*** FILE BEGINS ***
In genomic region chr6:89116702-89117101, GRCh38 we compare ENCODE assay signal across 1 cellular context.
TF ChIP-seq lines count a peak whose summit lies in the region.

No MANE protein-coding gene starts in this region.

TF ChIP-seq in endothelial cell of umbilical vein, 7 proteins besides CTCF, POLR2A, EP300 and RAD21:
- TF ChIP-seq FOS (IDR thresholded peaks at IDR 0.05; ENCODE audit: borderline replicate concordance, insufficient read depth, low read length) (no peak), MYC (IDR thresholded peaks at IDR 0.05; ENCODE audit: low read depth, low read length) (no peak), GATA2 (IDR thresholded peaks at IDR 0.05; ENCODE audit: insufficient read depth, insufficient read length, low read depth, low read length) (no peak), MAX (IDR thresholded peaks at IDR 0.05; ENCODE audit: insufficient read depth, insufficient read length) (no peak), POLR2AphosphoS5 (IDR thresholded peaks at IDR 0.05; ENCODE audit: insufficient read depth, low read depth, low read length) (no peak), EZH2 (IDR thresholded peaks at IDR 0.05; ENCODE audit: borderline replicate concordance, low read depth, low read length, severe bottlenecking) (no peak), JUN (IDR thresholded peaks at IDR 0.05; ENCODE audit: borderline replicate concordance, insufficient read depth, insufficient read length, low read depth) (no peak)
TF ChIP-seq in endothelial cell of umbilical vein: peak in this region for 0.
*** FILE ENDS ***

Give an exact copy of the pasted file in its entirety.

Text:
In genomic region chr6:89116702-89117101, GRCh38 we compare ENCODE assay signal across 1 cellular context.
TF ChIP-seq lines count a peak whose summit lies in the region.

No MANE protein-coding gene starts in this region.

TF ChIP-seq in endothelial cell of umbilical vein, 7 proteins besides CTCF, POLR2A, EP300 and RAD21:
- TF ChIP-seq FOS (IDR thresholded peaks at IDR 0.05; ENCODE audit: borderline replicate concordance, insufficient read depth, low read length) (no peak), MYC (IDR thresholded peaks at IDR 0.05; ENCODE audit: low read depth, low read length) (no peak), GATA2 (IDR thresholded peaks at IDR 0.05; ENCODE audit: insufficient read depth, insufficient read length, low read depth, low read length) (no peak), MAX (IDR thresholded peaks at IDR 0.05; ENCODE audit: insufficient read depth, insufficient read length) (no peak), POLR2AphosphoS5 (IDR thresholded peaks at IDR 0.05; ENCODE audit: insufficient read depth, low read depth, low read length) (no peak), EZH2 (IDR thresholded peaks at IDR 0.05; ENCODE audit: borderline replicate concordance, low read depth, low read length, severe bottlenecking) (no peak), JUN (IDR thresholded peaks at IDR 0.05; ENCODE audit: borderline replicate concordance, insufficient read depth, insufficient read length, low read depth) (no peak)
TF ChIP-seq in endothelial cell of umbilical vein: peak in this region for 0.